Tear each king oyster mushrooms vertically into 4 pieces and then wrap from the ends with a pork slice. Even if the meat tears during the wrapping process, squeeze the wrap at the end to secure.
Sprinkle salt and pepper evenly. Turn them over so that both sides are seasoned. Pour olive oil in a hot pan.
Saute over medium heat while turning, so both sides brown. It's better not to cover with a lid so that the water from the king oyster mushrooms will not come out.
Absorb excess oil with paper towels, and they're done. They're best when fresh and hot.
It's also good even when you use 2 tablespoons of yakiniku sauce instead of salt and pepper listed above. Wipe off the excess oil and add the sauce. Stir fry over high heat and mix well.
For bento, use ketchup and Japanese Worcestershire-style sauce. Make it the same way like in Step 5.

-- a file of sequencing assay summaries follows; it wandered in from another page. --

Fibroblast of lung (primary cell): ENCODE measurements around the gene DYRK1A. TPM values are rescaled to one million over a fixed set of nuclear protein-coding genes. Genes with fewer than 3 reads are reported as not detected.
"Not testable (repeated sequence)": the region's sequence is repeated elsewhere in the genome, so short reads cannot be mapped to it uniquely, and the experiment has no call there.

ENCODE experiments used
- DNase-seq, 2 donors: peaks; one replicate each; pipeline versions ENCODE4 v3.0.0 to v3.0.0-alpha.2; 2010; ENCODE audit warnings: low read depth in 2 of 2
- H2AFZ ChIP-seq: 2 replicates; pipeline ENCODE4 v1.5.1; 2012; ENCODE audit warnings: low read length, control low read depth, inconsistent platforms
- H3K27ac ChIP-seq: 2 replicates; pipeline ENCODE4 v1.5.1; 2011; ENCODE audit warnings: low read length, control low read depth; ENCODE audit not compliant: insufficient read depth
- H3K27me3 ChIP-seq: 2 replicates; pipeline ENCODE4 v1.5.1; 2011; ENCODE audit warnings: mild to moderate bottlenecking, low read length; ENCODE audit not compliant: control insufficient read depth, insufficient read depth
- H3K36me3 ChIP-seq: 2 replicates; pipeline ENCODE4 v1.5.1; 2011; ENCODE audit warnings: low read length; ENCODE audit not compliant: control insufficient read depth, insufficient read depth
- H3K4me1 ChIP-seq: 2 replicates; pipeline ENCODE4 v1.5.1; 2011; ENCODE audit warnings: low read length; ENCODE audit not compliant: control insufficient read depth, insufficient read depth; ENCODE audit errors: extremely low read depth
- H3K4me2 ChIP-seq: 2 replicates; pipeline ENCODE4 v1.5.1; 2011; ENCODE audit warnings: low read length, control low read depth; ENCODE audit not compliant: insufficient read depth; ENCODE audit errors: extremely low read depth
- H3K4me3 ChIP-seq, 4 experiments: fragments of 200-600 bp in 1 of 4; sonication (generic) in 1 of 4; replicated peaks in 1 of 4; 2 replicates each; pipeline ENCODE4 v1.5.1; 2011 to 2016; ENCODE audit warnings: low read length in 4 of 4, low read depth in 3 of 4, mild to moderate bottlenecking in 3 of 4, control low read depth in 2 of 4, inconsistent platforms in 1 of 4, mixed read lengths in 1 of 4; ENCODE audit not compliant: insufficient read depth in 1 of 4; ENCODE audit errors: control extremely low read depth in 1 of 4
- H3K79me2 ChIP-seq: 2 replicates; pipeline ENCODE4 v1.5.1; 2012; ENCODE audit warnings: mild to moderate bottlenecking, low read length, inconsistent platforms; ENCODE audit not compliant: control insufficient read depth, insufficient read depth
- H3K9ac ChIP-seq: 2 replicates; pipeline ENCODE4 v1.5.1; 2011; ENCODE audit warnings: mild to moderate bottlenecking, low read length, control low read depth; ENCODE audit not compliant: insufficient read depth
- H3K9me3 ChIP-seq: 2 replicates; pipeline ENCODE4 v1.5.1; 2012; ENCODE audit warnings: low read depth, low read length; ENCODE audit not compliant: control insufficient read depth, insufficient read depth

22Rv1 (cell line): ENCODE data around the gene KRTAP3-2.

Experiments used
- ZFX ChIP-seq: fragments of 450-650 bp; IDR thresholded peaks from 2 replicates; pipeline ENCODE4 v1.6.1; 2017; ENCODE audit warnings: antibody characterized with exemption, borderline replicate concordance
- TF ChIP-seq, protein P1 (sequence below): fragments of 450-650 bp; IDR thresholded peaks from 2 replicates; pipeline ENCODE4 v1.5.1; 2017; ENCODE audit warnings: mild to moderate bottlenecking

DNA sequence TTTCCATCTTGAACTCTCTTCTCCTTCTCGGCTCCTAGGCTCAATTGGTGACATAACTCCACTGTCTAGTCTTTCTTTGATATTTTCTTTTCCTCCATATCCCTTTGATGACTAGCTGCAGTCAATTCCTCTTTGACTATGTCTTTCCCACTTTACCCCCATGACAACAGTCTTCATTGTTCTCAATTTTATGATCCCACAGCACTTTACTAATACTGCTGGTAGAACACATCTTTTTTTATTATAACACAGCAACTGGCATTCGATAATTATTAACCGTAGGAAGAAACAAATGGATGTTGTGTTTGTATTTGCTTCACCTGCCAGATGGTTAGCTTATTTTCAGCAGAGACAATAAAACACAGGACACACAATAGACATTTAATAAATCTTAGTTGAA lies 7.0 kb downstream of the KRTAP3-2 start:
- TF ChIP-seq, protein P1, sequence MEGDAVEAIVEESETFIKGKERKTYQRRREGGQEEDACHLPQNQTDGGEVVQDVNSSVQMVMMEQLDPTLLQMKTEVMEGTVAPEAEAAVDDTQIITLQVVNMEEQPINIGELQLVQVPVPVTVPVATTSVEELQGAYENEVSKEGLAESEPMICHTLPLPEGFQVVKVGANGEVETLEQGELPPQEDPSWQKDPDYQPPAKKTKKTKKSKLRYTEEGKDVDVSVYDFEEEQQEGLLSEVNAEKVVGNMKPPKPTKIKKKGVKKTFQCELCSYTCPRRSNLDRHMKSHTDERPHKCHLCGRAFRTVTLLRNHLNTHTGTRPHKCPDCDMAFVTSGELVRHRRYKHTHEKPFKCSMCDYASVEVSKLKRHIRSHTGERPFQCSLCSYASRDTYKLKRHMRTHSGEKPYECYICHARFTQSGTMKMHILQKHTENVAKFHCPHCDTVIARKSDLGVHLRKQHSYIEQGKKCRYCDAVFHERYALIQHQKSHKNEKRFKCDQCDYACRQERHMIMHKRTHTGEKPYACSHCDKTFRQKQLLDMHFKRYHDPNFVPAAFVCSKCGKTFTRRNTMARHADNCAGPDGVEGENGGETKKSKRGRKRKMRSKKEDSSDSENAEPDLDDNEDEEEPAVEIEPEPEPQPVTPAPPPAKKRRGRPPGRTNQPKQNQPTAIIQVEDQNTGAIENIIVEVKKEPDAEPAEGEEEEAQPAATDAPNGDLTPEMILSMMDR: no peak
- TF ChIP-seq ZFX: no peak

1 tablespoon of ketchup + 1 tablespoon of Japanese Worcestershire-style sauce.
A spicy variation. Recipe ID: 1170642.
My husband pointed out, "The drawback is that it's a bit difficult to bite through," so I started to make cuts in the sides of the mushrooms where they're covered with the meat. This way they are easy to eat!
Story Behind this Recipe
I stated making this with the things in the refrigerator. Now it is my husband's (and my) favorite dish. The texture of the king oyster mushrooms makes it hearty, even with a little amount of meat. It's also a good drinking appetizer.
The seasoning is simple so it will be better if you use coarsely ground black pepper for the pepper, and rock salt for the salt if available. If you prefer a rich taste, use belly meat. If you prefer a simple taste, use thigh meat. The king oyster mushroom is rich in fiber and it sticks to the fat and cholesterol in the intestinal. It also helps to avoid fatty deposition in the liver.